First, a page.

Breeding occurs between July and February.  Females construct nests under logs, rocks, or in deep cracks in the ground, made out of dried plant material.

 

Adult Fat-tailed Dunnarts have multiple partners but most individuals nest alone during mating season. Usually 8 to 10 young are born about 13 days after mating. The young attach firmly to the 8 to 10 teats that the female has in her well-developed pouch. They leave her pouch permanently approximately 60 days after birth, staying in the nest while the mother forages for food.

The young are weaned from their mother after approximately 70 days; however by this time on average only 5 young have survived. The young reach sexual maturity at 4-5 months of age, however females don’t breed within the first year of birth. Mothers do not provide further care to their young once they can survive on their own.

Some females can produce two  litters during the breeding season.

Threats

Threats facing the Fat-tailed Dunnart are common to most of Australia’s small mammals. These include:

  • Loss of habitat - impacting on shelter & food provided by rocks, logs, tussocks, ground cover and crevices.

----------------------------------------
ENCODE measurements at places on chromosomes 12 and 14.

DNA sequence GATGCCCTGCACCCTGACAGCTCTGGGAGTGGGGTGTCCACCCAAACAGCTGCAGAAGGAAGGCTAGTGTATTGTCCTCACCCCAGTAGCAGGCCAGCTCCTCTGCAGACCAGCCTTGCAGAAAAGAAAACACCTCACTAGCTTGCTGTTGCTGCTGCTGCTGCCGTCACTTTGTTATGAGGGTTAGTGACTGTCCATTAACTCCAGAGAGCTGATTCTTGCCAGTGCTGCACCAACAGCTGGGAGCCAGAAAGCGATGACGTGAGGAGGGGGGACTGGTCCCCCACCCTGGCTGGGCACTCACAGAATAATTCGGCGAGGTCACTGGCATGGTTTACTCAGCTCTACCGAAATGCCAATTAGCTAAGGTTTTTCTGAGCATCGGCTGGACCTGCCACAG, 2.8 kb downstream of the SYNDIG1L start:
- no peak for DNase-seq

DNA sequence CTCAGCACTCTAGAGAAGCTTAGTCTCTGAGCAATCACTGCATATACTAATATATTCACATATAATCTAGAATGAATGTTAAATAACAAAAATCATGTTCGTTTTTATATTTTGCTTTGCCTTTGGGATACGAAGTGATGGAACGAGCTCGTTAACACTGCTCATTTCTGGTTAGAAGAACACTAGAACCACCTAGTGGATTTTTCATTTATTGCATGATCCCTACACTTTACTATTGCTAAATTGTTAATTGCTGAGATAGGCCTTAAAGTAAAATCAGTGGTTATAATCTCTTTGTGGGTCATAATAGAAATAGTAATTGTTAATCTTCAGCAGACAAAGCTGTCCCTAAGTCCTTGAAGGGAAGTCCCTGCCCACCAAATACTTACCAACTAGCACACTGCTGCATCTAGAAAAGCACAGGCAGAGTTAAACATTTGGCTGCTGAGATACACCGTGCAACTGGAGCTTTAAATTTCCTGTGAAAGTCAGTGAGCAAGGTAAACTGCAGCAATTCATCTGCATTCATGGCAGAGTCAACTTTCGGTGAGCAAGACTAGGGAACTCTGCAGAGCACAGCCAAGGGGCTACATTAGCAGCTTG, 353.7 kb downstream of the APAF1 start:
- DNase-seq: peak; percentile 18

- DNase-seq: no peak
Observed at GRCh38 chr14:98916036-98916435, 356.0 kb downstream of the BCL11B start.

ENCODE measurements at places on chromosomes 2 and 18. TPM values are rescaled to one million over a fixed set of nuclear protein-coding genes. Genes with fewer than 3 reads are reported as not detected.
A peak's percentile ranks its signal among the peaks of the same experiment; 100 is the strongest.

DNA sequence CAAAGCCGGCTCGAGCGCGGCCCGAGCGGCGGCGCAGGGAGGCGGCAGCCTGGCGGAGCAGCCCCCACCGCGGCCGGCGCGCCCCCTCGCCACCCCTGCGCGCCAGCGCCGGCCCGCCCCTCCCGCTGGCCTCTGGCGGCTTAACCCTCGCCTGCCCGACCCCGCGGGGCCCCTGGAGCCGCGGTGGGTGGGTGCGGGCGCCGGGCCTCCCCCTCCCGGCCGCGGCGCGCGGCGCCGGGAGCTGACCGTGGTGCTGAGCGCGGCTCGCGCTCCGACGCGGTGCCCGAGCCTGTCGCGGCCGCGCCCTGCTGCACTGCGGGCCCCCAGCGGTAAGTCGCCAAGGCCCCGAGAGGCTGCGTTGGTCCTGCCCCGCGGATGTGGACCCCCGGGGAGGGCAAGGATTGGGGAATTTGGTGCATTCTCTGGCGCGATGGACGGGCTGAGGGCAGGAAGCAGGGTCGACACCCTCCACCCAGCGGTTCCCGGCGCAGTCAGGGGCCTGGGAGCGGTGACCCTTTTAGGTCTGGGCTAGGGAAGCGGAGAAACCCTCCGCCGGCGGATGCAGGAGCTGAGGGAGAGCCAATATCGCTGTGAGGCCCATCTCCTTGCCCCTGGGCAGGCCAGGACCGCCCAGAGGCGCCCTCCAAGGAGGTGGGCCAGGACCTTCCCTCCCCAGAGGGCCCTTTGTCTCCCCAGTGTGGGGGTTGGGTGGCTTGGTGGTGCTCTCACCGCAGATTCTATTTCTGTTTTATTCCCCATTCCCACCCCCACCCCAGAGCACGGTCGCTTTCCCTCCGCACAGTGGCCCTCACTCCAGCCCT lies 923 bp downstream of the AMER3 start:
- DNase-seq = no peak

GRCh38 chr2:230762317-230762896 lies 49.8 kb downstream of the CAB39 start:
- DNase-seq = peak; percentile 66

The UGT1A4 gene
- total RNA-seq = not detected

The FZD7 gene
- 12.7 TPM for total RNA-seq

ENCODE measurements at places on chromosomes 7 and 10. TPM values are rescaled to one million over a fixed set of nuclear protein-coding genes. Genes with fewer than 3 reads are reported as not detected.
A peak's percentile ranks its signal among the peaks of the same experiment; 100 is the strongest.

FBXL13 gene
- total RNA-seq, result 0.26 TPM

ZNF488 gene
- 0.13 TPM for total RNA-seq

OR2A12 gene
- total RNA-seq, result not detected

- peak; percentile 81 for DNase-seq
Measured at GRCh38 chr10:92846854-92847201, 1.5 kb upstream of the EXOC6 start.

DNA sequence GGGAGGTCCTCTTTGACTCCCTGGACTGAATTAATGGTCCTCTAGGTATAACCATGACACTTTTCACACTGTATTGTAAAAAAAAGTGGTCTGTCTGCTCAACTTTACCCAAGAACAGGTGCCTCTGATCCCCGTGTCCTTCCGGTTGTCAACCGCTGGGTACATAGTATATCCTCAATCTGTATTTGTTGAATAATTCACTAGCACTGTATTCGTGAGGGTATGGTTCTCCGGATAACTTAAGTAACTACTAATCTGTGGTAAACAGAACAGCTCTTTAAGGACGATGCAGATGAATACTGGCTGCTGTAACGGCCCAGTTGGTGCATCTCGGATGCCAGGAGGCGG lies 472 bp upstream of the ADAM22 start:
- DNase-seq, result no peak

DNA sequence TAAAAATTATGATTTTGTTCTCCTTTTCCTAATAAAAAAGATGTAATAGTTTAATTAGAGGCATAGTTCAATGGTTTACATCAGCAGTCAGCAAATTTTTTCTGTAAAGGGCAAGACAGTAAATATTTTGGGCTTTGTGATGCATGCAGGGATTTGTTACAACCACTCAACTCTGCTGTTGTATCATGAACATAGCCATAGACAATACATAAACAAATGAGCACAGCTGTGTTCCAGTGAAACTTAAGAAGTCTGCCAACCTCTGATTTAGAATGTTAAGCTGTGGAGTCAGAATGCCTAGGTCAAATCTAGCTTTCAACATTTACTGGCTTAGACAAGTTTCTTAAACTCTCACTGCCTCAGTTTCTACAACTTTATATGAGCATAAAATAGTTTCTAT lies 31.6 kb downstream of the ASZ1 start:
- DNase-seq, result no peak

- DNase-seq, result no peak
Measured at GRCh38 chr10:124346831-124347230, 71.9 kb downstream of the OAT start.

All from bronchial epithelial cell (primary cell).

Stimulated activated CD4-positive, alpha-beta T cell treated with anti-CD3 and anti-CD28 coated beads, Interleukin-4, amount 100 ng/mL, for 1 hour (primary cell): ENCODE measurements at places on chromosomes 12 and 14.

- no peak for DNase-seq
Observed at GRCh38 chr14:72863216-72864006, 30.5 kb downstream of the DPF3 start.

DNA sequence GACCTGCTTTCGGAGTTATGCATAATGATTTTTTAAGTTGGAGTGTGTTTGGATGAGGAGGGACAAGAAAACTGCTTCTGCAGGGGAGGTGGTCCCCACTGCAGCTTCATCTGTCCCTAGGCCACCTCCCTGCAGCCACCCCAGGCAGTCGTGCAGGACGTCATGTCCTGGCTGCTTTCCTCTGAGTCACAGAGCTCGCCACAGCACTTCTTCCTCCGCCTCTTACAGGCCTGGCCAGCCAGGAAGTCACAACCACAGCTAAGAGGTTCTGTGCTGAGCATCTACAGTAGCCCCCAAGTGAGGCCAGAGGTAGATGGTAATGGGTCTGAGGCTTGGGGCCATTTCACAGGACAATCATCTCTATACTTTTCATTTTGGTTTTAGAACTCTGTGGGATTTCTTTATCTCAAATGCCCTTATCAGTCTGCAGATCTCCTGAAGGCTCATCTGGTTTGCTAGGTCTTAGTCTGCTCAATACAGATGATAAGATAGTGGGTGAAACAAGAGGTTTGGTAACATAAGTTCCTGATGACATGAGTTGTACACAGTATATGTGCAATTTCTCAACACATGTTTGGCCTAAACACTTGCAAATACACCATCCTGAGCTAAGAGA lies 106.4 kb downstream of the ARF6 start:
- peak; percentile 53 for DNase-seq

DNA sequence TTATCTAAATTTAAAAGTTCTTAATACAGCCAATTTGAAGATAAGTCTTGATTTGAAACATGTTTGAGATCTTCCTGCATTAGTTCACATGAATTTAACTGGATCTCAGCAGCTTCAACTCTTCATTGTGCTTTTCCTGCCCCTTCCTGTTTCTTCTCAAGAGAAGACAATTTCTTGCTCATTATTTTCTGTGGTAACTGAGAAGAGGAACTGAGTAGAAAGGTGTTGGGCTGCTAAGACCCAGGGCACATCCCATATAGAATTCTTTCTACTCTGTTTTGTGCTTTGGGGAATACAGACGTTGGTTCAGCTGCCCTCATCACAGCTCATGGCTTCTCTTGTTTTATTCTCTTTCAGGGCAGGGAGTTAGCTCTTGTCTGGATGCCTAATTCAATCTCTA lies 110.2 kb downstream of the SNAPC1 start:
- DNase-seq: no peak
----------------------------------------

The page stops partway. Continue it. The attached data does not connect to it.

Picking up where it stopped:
• Competition from pest animals.
  • Predation by feral animals such as cats and foxes

 

 

It is possible that people are mistaking dunnarts for mice and are setting traps for them

 

If you live in an area that may have dunnarts, there are a few things you can do to help protect them:

  • Leave habitat on your property as natural as possible; leave logs and rocks, and avoid clearing large areas of leaf litter in areas where there is limited fire danger to assets.
  • If you have a pet cat, either keep it indoors at night or construct an outdoor cat run. This will prevent the cat from killing small mammals like the dunnart.
  • Carry out fox, feral cat and rabbit control on your property. This will help alleviate predation pressure and competition for resources.
  • If you discover small mouse-sized mammals around your property around or after dusk, try to identify the species. It might be a dunnart instead of a mouse!

 

References

  • Advisory List of Threatened Vertebrate fauna in Victoria 2013, (Department of Sustainability and Environment)  Department of Environment, Land, Water and Planning, Nicholson Street, Melbourne, Victoria.
  • Mammals of Victoria, Distribution, Ecology and Conservation, Edited by Peter W Menkhorst, Oxford University Press, 1995.
  • The Australian Museum Complete Book of Australian Mammals,  Edited by Ronal Strahan,  Angus and Robertson Publishers 1983.
  • Victorian Biodiversity Atlas, Department of Environment, Land, Water & Planning, Accessed September 2015.
  • Australian Mammalogy 2011, 34(1) 49-54 Short-term movement patterns and diet of small dasyurid marsupials in semiarid Australia. Lisa Warnecke  Gerhard Körtner, Chris J. Burwell, James M. Turner and Fritz Geiser. http://dx.doi.org/10.1071/AM10052

 

Please contribute to information regarding the Fat-tailed Dunnart - observations, images or projects.